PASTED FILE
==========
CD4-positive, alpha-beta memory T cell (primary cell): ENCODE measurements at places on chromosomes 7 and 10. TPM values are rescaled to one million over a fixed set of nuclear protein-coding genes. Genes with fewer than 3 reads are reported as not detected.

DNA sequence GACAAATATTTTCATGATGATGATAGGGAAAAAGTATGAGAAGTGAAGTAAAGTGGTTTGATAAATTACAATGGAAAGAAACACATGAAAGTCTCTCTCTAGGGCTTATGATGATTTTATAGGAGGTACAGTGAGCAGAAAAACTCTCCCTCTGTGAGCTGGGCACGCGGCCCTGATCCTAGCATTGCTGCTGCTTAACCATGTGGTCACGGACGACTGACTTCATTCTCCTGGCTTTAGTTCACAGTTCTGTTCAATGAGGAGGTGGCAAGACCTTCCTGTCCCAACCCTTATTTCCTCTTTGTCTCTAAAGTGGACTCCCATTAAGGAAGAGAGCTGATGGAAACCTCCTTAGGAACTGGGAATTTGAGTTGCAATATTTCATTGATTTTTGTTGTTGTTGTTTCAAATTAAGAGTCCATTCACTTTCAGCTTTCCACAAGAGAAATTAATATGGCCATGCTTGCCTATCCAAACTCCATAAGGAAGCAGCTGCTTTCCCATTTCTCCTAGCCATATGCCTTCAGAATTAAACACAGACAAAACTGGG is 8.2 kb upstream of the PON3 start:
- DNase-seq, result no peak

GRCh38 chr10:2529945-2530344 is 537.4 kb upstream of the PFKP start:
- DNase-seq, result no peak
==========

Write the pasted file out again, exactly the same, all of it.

CD4-positive, alpha-beta memory T cell (primary cell): ENCODE measurements at places on chromosomes 7 and 10. TPM values are rescaled to one million over a fixed set of nuclear protein-coding genes. Genes with fewer than 3 reads are reported as not detected.

DNA sequence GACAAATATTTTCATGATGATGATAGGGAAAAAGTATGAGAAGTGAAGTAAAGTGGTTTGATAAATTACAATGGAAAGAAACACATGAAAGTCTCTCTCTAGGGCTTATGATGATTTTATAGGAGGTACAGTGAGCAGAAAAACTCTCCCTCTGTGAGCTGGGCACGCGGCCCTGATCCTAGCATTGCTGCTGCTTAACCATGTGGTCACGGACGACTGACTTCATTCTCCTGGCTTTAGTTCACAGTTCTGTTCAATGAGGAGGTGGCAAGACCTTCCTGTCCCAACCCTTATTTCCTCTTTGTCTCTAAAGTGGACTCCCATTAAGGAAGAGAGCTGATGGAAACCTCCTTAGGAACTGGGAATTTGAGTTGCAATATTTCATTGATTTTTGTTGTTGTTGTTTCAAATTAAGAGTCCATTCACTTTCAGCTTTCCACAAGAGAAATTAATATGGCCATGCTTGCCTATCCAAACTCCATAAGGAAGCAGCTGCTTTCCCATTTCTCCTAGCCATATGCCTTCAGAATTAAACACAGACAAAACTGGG is 8.2 kb upstream of the PON3 start:
- DNase-seq, result no peak

GRCh38 chr10:2529945-2530344 is 537.4 kb upstream of the PFKP start:
- DNase-seq, result no peak